California Leaf-nosed Bat, Macrotus californicus

California Leaf-nosed Bat, Macrotus californicus

The California leaf-nosed bat (Macrotus californicus) is common to the United States and Mexico. The range of this leafed nose bat includes New Mexico, Nevada, Arizona, and in the scrub habitats located in the Mohave and Sonoran deserts in California. They can also be found in western Mexico.

The California leaf-nosed bat is brown in color. It can weigh up to .7 ounces and has a wing span of over eleven inches. The long ears can be up to .9 inches and it has a body length of up to 2.4 inches. The leaf-nosed bat has a fleshy, triangular growth of skin just above its nose.  Because of its shorter wingspan, this bat is adept at maneuvering through the air, but it is not suited for migrating. It does not hibernate during the winter either. The breeding method of this bat is similar to other bats. It will mate in the fall, storing the sperm until around March, and will not give birth until May or June. It is common for the California leaf-nosed bats to have twin pups.

Preferring to roost in caves, grottos, or tunnels (including abandoned mineshafts), the California leaf-nosed bat will live relatively close to an opening. They can roost anywhere from thirty to eighty feet from the entrance, and possibly even twenty feet. In order for the home to be suitable, there must be amble coverage from the weather, and plenty of space to fly and land. After landing on a slanting portion of the ceiling, the bat will hang upside down by one foot. The other foots is typically used for grooming or scratching. This activity produces an interesting swaying movement. Unfortunately, humans can be a danger to the leafed-nose bat habitats. During the summer months, when bats are raising young, humans can interrupt the natural process. If the bats are living in mineshafts, the restoration or re-working of the mines causes a complete loss of habitat. Luckily, the conservation status of this bat is of least concern.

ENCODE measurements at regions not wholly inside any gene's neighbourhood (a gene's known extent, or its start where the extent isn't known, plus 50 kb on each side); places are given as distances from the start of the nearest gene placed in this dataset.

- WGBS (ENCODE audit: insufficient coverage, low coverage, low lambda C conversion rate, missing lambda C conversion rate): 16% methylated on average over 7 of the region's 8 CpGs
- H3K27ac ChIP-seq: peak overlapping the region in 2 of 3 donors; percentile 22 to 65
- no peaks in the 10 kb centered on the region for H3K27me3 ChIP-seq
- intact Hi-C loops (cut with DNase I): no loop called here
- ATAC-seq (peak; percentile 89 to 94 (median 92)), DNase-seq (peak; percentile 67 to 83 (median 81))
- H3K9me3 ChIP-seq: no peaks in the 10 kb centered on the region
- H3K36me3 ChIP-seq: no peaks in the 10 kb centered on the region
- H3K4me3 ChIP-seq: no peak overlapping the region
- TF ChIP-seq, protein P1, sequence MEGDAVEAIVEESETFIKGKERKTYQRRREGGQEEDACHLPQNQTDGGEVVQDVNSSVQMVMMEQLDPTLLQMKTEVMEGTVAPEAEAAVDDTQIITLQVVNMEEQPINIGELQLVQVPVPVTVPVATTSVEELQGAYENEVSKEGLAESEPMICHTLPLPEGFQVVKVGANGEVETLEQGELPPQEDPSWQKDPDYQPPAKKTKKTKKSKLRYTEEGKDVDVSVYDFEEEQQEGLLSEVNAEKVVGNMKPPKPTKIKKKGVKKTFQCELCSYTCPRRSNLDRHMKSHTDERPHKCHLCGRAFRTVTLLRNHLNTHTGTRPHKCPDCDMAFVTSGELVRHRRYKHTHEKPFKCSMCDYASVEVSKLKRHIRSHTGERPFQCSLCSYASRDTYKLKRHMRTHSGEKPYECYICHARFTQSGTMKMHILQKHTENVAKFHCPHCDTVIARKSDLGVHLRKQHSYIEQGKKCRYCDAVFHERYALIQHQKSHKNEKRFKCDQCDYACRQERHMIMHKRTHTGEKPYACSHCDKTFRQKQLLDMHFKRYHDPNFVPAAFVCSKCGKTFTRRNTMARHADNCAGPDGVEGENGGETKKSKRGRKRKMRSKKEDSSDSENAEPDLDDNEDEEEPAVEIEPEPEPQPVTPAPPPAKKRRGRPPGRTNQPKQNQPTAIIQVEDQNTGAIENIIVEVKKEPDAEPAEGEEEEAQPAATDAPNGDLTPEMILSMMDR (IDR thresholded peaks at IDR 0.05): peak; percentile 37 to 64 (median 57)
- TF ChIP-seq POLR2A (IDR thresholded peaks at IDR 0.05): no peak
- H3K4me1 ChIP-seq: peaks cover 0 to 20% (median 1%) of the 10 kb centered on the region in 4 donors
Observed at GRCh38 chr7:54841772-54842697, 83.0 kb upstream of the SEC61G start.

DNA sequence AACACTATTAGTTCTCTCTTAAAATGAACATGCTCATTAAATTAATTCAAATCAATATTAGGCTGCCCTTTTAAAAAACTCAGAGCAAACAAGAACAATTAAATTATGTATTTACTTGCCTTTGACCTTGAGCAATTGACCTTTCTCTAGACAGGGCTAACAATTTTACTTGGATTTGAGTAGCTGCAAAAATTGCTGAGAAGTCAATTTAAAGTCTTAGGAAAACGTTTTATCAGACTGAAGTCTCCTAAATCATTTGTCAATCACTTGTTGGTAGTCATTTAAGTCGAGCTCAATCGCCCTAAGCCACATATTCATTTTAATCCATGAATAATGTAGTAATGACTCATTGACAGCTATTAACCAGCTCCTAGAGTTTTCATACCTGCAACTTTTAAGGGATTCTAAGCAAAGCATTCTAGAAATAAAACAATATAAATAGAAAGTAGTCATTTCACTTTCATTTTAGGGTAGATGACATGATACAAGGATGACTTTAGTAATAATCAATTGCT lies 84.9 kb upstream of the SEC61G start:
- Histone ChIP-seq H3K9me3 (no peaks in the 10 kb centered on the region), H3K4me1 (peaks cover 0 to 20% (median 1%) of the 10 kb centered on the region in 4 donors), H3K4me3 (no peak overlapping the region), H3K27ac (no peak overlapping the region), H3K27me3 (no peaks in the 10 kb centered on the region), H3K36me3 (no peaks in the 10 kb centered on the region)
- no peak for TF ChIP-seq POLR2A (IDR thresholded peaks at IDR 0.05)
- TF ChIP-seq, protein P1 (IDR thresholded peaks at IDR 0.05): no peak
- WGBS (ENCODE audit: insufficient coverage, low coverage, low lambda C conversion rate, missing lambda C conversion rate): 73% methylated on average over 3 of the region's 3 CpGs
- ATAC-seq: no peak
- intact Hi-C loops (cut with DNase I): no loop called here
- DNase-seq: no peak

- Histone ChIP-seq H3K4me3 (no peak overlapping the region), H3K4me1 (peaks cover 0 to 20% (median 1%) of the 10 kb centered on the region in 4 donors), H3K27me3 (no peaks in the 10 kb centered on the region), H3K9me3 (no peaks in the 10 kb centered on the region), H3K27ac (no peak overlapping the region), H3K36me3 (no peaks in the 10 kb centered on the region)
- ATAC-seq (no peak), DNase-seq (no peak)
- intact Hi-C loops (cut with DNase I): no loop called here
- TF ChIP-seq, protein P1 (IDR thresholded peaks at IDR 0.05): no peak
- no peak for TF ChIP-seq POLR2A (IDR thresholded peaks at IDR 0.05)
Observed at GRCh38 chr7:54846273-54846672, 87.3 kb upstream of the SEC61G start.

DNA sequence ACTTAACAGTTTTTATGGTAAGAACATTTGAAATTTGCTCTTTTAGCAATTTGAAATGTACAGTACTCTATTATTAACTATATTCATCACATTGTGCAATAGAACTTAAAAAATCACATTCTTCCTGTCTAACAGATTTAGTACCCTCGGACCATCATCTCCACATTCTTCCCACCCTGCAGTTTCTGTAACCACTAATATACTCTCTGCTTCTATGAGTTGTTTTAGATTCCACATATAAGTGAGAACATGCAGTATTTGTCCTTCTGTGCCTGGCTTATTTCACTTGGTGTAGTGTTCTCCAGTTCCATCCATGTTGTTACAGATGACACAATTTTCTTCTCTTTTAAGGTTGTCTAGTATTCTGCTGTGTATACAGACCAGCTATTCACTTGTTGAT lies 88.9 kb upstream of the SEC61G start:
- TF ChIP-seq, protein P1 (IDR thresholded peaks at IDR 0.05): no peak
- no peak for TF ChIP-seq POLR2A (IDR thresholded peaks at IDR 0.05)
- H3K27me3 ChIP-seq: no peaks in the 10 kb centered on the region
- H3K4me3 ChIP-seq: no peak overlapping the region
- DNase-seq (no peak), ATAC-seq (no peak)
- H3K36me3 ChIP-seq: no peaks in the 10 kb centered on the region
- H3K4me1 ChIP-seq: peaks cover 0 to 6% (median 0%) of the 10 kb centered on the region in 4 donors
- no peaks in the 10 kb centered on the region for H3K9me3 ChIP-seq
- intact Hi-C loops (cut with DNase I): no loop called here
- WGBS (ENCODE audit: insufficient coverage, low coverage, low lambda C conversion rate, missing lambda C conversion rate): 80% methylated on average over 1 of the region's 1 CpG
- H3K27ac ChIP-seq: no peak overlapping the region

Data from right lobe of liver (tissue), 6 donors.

The flight patterns of the California leaf-nosed bats are slightly different from other bats. Because of the short wingspan, this bat cannot fly long distances, but is extremely maneuverable. It is quieter than most other bats, and it flies at slower speeds while foraging. However, it is capable of more rapid flight. Upon landing, this bat will fly around eight inches below the ceiling of a cave and with a strong downward stroke of its wings, will push itself toward the ceiling. This forceful motion causes the bat to turn upside down, enabling it to latch onto its roost. The bat can take off again using two methods; it may swoop in a slightly curved manner down from the roost or it may fly directly off the roost. Bats differ from birds in the way they fly because, it is thought, they have different feeding methods. Bats will forage, therefore there is not a need for lifting food off the ground and they will fly nearly continuously to feed. Birds, on the other hand, need better lifting strength to hunt for food, and land more often than bats do.

In order for the bat to take off, it uses a number of membranes along its wings and body. The membrane known as the propatagium is the area in front of the bats arm, and these help shape each wing. The membrane that attaches the forelimb and hind limb together, called the plagiopatagium , is used when the bat flies or glides. This has a greater surface area than the membrane between the digits on the wings, called the chiropatagium . The under sides of the wings receive more air pressure when the bat takes off than the dorsal (or back) sides of the wings. This allows the bat to have an increased, curved “lift off” position.

This bat is capable of hovering for a short period, and when hunting for food, can hover three to four feet above the ground before descending to glean it. Gleaning is the process of picking food off a surface. This method is not common to birds, but is common in bats. After consuming a number of insects including moths, caterpillars, and beetles, the California leaf-nosed bat will return to its roost by sunrise.

Image Caption: The California Leaf-nosed Bat (Macrotus californicus) is a species of bat in the Phyllostomidae family. It is found in Mexico and the United States. Its natural habitat is hot deserts. It is threatened by habitat loss. Credit: United States National Park Service/Wikipedia